You want to be an entrepreneur? Here’s a few things you may want to know before embarking on this journey.
So, you have an idea, you even have some capital and much needed drive. But do you really know what’s in store for the entrepreneur’s journey? Where to start? If you answered yes to all those questions, think again. When I started out on my entrepreneurial journey, I truly had a build it and they will come attitude. I had an idea, I wanted to protect it (patent it) and gift it to the world. Why? Because it solved a a very real problem. Seemed simple enough.
But before I begin my story, I would be remiss if I didn’t take you back to the very beginning……. So, I’m the last of four girls, I was born in Sierra Leone but grew up in England, and now live in Atlanta, GA. In all my moves from continent to continent, very little has made the journey. Very little that is, but for my jewelry. As you can imagine, jewelry carries a lot of sentiment to me.
So, it was no surprise to me, when 7 years ago, I had a dream about my late grandmother. She came to me in a dream and basically said, if you want to protect your jewelry you must use something like this and she pretty much drew me a very rudimentary contraption that would allow me to keep my jewelry kink and tangle free. Now dreams have always been a way that I believe God speaks to me (and do I have a story to tell about my dreams, but that’s for another time).
For some time, I forgot about this dream. In 2012, I fell pregnant with my first child, my daughter. I was in the middle of getting my masters. And to top it all, I switched jobs in the amidst it all. I went from working 40 hours/week to working 70-80/week. After my daughter was born, the pressure continued to rise and my work never stopped. Even though I was kicking butt, I received very little accolades, no bonuses or raises.
What’s worst, that ugly thing that rears its ugly head from time to time in corporate America; favoritism, meant that those who were favored, liked and played the corporate game, often rolling and throwing their colleagues under the bus, were promoted ahead of me. With very little effort and very little work completed. But I cannot hate or be mad, they worked smarter not harder. This however created a perfect storm within, a feeling of discontent and wanting more out of my life. I wanted to be stretched, rewarded, and an environment that fostered out of the box thinking. A friend at the time, told me to pursue my dream—become an entrepreneur. She stated I often talked about my dream with my late Grandma. Why not pursue it? And I thought, she’s right, why not?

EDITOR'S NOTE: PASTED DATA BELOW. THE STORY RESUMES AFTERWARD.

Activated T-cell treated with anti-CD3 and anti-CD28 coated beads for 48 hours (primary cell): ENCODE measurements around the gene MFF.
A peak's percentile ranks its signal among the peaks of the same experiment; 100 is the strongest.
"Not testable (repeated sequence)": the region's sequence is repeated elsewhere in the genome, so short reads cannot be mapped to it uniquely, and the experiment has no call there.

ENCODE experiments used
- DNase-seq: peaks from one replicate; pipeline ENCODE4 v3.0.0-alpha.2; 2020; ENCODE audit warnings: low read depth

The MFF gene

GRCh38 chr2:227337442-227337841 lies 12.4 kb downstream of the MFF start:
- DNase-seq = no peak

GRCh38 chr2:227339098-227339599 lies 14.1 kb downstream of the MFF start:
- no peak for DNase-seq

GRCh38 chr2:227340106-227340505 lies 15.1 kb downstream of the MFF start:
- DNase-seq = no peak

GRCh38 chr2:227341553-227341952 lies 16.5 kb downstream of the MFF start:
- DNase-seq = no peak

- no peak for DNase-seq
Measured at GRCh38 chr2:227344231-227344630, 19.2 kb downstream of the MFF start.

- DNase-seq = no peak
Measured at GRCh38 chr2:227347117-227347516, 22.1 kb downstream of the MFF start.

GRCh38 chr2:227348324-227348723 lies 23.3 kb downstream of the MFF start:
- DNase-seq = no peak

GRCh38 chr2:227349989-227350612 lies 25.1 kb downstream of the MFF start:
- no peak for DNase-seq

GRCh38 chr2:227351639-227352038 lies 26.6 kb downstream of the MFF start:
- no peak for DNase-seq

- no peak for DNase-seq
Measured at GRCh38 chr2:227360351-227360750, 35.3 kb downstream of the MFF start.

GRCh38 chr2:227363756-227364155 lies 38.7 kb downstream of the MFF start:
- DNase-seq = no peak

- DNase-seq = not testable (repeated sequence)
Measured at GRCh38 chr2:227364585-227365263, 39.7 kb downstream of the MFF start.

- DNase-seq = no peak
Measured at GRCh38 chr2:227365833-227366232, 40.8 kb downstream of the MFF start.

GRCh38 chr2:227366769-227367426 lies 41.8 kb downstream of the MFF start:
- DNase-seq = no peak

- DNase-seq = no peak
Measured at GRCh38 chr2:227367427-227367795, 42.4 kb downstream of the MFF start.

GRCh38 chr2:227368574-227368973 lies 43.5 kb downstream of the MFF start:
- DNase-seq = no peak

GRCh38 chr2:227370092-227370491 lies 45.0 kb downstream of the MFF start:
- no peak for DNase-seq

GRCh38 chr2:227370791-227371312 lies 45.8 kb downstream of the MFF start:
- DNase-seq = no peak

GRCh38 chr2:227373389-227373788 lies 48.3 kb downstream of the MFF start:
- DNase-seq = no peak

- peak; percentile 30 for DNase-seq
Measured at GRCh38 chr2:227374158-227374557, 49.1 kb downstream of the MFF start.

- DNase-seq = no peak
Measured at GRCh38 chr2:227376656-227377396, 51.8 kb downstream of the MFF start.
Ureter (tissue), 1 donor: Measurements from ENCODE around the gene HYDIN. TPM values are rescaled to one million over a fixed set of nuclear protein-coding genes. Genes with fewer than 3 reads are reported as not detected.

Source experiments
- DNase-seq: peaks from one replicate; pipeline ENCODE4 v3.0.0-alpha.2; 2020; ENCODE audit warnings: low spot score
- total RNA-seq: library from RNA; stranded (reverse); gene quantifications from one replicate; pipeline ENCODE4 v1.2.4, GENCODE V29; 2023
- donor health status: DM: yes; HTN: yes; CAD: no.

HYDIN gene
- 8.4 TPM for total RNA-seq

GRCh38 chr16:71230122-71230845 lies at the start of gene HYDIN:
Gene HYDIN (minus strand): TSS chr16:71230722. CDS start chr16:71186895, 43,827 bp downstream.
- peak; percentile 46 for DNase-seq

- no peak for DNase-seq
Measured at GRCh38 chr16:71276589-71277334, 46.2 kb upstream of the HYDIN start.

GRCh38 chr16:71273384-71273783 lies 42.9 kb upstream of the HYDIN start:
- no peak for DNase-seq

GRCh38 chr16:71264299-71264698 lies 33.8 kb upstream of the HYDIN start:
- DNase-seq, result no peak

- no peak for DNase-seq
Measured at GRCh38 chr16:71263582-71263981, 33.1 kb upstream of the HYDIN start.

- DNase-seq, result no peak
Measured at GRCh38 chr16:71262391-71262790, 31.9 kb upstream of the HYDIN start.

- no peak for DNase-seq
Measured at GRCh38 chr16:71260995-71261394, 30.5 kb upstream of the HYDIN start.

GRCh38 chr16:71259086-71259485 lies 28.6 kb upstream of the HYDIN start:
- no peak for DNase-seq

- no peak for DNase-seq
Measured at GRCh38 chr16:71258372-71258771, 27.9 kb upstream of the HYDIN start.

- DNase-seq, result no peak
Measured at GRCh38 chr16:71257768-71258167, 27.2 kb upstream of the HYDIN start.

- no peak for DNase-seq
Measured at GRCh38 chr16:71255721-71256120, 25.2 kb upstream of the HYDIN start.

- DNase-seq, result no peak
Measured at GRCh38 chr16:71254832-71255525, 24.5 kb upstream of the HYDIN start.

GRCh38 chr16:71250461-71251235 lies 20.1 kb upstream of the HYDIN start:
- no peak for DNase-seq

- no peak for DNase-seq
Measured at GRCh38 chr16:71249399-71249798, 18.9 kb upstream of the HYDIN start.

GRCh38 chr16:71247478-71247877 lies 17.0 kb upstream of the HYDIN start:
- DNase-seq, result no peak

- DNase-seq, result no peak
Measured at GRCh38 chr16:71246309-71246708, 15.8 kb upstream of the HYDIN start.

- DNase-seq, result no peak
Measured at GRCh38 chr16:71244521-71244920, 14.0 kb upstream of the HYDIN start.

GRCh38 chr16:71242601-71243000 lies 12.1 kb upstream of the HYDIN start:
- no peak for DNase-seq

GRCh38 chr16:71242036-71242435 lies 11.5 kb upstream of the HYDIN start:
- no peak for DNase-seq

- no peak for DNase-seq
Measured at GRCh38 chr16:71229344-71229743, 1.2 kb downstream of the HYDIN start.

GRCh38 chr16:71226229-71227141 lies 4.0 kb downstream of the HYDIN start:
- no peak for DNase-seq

So, I began the painstaking work of figuring out how to bring this dream to life, how to become an entrepreneur. And boy did I learn some things along the way. Early 2013, with a new born, I contracted a manufacturing engineer to help me. I soon discovered that the original design, or the way I remembered it, while it would achieve the end goal of keeping my jewelry safe, if would take 167 winds to work, so it executionally cumbersome (yeah I just made up a word). Thus, we simplified the design.
A few weeks later Kinkless was born. I was on my way to becoming entrepreneur, but the journey was far from over. In September 2013, at the onset of my work on the product, I submitted a provisional patent. My grandmother’s love and my love of jewelry had helped me to turn my dream into something tangible. Later in 2014 I submitted a non-provisional pattern. Trying to work within the budget I had, I made so many mistakes, including submitting my design as a paper document, which cost me an $200.
All in all by the end of 2015, with months to go before the birth of son, my patent was approved. This was not through any effort of my own. But through the grace of God, who placed the right examiner in my path, as well as led me to sources where I could find help to answer all the objections. All in all, I overcame them all.
At the same time, I also launched a crowd funding campaign late 2014, and raised $42 of the $15k, I hoped for. While disheartening, it set me on the right path. I went through the process of realizing that to FAIL really is just a First Attempt In Learning and that it was really nothing to be afraid of. Failure is not a curse, Peter McWilliams said, ‘To avoid situations in which you might make mistakes, may be the biggest mistake of all”. In fact, I learnt so much which I do not believe I would have learnt, had I not failed. And from my learnings here are the three things you must do before embarking on this journey:
- Research, research, research! I can’t say it enough, no matter what your idea is, you have to do the research to make sure there’s a need. Having the “build it and they will come” attitude could make or break you, so be informed.
- Hire the right people to do the right job. While I lucked out with the patent, if I had enough money, I would have sought out the right professional the very first time. Otherwise, you’ll have to do rework which may cost you more in the long run
- Don’t launch your product before it’s ready. One of the biggest learning lessons I’ve had from Kinkelss, is releasing the product into the world too soon can be detrimental. Make sure your prototype, your sample, your service, is the best it can be and sellable before you release it into the world.
If I could do it over, there are certain things I would do differently but honestly it was all part of the ride and all part of my learning experience and I wouldn’t change it for the world.
Thanks for reading, I hope you’ve found it helpful. Peace and love Nina